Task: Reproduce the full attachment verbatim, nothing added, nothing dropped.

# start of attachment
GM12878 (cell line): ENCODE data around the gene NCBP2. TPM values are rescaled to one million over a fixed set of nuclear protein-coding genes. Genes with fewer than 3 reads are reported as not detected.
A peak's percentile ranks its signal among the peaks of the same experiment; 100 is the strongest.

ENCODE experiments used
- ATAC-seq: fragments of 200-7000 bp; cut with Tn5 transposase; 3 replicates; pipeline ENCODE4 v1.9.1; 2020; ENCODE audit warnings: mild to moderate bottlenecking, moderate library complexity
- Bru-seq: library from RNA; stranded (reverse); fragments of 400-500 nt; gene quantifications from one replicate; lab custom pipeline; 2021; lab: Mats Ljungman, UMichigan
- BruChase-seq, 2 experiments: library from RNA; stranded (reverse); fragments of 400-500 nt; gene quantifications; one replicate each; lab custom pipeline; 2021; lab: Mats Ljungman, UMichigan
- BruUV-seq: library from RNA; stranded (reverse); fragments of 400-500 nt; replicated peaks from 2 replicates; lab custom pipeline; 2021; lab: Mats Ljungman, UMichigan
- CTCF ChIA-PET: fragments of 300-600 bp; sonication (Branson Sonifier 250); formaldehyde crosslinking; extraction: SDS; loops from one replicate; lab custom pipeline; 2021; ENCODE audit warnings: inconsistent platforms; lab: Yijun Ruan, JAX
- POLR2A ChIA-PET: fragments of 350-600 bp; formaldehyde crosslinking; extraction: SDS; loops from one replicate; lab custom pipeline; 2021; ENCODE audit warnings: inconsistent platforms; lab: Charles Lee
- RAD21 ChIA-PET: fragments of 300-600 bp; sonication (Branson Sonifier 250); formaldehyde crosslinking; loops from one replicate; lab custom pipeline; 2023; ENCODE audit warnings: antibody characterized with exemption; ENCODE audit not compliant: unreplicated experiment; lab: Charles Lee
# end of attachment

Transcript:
GM12878 (cell line): ENCODE data around the gene NCBP2. TPM values are rescaled to one million over a fixed set of nuclear protein-coding genes. Genes with fewer than 3 reads are reported as not detected.
A peak's percentile ranks its signal among the peaks of the same experiment; 100 is the strongest.

ENCODE experiments used
- ATAC-seq: fragments of 200-7000 bp; cut with Tn5 transposase; 3 replicates; pipeline ENCODE4 v1.9.1; 2020; ENCODE audit warnings: mild to moderate bottlenecking, moderate library complexity
- Bru-seq: library from RNA; stranded (reverse); fragments of 400-500 nt; gene quantifications from one replicate; lab custom pipeline; 2021; lab: Mats Ljungman, UMichigan
- BruChase-seq, 2 experiments: library from RNA; stranded (reverse); fragments of 400-500 nt; gene quantifications; one replicate each; lab custom pipeline; 2021; lab: Mats Ljungman, UMichigan
- BruUV-seq: library from RNA; stranded (reverse); fragments of 400-500 nt; replicated peaks from 2 replicates; lab custom pipeline; 2021; lab: Mats Ljungman, UMichigan
- CTCF ChIA-PET: fragments of 300-600 bp; sonication (Branson Sonifier 250); formaldehyde crosslinking; extraction: SDS; loops from one replicate; lab custom pipeline; 2021; ENCODE audit warnings: inconsistent platforms; lab: Yijun Ruan, JAX
- POLR2A ChIA-PET: fragments of 350-600 bp; formaldehyde crosslinking; extraction: SDS; loops from one replicate; lab custom pipeline; 2021; ENCODE audit warnings: inconsistent platforms; lab: Charles Lee
- RAD21 ChIA-PET: fragments of 300-600 bp; sonication (Branson Sonifier 250); formaldehyde crosslinking; loops from one replicate; lab custom pipeline; 2023; ENCODE audit warnings: antibody characterized with exemption; ENCODE audit not compliant: unreplicated experiment; lab: Charles Lee